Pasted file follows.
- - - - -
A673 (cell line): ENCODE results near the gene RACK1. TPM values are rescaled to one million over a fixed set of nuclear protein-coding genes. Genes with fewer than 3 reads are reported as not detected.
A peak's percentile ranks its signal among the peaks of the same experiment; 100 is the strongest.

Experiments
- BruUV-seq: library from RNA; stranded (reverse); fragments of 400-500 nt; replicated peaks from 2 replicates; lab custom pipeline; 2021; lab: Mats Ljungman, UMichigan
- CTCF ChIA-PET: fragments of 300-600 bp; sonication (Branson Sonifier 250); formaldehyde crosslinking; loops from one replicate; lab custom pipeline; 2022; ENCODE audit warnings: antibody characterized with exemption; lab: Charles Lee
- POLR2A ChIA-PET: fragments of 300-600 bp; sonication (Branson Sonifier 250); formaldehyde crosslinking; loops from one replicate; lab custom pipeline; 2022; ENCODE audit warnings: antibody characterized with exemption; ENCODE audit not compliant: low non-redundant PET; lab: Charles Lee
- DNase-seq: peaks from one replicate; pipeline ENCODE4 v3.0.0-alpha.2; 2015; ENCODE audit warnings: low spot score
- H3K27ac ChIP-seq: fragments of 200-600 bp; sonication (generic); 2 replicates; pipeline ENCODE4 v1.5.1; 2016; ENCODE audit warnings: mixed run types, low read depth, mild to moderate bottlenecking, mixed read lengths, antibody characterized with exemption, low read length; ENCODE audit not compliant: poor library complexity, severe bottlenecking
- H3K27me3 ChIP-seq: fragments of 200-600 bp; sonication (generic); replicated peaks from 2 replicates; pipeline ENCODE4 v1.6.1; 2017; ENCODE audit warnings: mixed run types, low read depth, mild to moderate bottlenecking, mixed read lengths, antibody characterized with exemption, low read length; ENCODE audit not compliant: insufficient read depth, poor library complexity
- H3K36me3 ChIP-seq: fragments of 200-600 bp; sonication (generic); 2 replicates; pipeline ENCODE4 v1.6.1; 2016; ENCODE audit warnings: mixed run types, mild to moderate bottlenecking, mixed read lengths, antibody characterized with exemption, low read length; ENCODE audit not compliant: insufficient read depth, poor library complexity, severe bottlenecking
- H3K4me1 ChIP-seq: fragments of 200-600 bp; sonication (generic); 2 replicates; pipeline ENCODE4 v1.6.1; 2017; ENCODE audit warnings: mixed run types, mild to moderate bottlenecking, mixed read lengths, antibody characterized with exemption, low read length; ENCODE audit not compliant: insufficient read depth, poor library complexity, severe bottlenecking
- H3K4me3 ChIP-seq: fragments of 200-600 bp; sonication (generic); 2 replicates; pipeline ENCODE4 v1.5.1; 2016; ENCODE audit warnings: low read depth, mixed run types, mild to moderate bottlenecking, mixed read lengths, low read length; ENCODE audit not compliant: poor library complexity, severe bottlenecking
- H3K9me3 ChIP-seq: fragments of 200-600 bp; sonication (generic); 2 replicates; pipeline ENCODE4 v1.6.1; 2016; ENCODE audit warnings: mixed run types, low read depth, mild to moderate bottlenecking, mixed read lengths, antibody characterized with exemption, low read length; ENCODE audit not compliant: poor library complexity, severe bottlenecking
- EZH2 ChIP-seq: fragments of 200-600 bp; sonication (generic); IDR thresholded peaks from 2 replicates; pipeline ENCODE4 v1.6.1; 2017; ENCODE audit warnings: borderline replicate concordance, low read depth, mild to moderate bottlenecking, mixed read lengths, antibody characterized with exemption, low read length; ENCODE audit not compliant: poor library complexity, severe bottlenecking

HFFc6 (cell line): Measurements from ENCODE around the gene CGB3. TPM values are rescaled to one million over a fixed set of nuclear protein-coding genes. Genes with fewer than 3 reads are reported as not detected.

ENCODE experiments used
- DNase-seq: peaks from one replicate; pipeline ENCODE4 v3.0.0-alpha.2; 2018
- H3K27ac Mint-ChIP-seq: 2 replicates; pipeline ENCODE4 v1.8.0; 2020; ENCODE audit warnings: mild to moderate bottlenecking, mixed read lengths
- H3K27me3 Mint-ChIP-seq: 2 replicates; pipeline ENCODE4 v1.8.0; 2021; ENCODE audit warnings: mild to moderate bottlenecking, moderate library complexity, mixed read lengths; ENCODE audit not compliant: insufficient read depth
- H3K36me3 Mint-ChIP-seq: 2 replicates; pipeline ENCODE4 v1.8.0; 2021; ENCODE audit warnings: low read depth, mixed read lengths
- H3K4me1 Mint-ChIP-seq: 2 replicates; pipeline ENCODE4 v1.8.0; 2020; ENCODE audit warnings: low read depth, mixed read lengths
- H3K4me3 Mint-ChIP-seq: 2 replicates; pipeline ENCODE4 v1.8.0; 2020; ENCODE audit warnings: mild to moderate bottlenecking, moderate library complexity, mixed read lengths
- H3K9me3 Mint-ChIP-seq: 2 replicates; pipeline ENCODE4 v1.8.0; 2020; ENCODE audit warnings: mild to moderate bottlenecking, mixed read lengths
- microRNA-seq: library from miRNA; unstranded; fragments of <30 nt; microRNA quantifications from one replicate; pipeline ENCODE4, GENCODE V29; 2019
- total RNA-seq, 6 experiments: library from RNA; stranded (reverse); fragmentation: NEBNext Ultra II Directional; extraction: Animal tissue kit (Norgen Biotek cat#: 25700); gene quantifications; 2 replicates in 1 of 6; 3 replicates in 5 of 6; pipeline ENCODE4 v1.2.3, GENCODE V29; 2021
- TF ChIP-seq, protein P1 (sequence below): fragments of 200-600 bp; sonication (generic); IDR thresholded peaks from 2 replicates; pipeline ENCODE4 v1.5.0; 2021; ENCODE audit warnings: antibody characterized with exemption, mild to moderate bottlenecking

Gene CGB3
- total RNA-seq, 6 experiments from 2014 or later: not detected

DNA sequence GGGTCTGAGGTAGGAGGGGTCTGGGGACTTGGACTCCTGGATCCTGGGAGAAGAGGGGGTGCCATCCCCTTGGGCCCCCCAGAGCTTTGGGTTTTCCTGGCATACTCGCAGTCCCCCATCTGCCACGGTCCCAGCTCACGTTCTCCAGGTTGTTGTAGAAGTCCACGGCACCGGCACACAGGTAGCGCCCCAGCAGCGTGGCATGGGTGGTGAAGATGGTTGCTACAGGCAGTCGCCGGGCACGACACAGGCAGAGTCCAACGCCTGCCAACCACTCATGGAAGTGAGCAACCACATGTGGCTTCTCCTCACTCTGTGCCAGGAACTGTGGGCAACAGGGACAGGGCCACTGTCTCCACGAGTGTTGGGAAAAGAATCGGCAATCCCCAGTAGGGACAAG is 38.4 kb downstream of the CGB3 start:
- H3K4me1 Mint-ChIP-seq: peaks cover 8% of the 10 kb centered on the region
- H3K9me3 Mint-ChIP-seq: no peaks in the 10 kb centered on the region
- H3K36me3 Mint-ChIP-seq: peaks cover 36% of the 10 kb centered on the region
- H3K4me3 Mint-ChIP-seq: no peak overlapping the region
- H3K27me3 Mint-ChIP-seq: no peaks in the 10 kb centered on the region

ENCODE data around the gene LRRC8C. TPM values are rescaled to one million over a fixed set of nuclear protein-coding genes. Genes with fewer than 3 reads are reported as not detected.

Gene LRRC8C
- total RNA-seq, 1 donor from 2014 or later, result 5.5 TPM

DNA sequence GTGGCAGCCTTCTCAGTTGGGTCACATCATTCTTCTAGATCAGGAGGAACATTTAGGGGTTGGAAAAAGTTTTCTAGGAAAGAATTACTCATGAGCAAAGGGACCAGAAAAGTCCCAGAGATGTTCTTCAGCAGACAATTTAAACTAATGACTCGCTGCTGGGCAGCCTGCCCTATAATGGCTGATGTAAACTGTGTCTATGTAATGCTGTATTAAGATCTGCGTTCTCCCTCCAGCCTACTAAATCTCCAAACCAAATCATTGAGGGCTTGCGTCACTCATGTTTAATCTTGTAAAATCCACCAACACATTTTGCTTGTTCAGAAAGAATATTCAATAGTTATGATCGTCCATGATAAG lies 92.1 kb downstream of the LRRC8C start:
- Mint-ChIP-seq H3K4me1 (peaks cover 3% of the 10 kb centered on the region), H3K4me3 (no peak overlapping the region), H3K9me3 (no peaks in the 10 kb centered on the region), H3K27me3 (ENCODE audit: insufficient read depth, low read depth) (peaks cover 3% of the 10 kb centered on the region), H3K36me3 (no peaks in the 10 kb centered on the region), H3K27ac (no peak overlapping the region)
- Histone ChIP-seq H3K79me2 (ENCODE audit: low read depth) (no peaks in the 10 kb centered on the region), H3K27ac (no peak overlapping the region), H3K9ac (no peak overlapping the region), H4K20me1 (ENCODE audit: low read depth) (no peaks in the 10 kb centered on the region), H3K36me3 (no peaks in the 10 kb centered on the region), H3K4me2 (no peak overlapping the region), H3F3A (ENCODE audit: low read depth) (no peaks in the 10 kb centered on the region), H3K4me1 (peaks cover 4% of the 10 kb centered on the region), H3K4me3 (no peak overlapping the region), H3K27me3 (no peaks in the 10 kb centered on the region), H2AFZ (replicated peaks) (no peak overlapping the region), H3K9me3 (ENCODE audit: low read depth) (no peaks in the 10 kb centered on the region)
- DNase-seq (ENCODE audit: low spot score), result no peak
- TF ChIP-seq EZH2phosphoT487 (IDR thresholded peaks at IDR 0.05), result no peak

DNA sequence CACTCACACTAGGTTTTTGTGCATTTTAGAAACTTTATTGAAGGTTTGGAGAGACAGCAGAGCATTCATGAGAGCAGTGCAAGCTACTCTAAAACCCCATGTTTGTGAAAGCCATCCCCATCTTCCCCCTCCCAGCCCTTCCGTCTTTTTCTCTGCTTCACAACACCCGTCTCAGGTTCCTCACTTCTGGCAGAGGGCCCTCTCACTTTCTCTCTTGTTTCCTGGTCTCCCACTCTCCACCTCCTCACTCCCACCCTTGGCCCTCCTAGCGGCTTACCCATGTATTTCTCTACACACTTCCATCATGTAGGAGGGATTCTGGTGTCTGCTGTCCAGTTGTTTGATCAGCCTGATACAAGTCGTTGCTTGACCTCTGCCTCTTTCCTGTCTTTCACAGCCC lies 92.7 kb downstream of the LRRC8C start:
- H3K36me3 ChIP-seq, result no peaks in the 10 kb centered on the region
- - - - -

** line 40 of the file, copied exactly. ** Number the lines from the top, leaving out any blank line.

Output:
- Histone ChIP-seq H3K79me2 (ENCODE audit: low read depth) (no peaks in the 10 kb centered on the region), H3K27ac (no peak overlapping the region), H3K9ac (no peak overlapping the region), H4K20me1 (ENCODE audit: low read depth) (no peaks in the 10 kb centered on the region), H3K36me3 (no peaks in the 10 kb centered on the region), H3K4me2 (no peak overlapping the region), H3F3A (ENCODE audit: low read depth) (no peaks in the 10 kb centered on the region), H3K4me1 (peaks cover 4% of the 10 kb centered on the region), H3K4me3 (no peak overlapping the region), H3K27me3 (no peaks in the 10 kb centered on the region), H2AFZ (replicated peaks) (no peak overlapping the region), H3K9me3 (ENCODE audit: low read depth) (no peaks in the 10 kb centered on the region)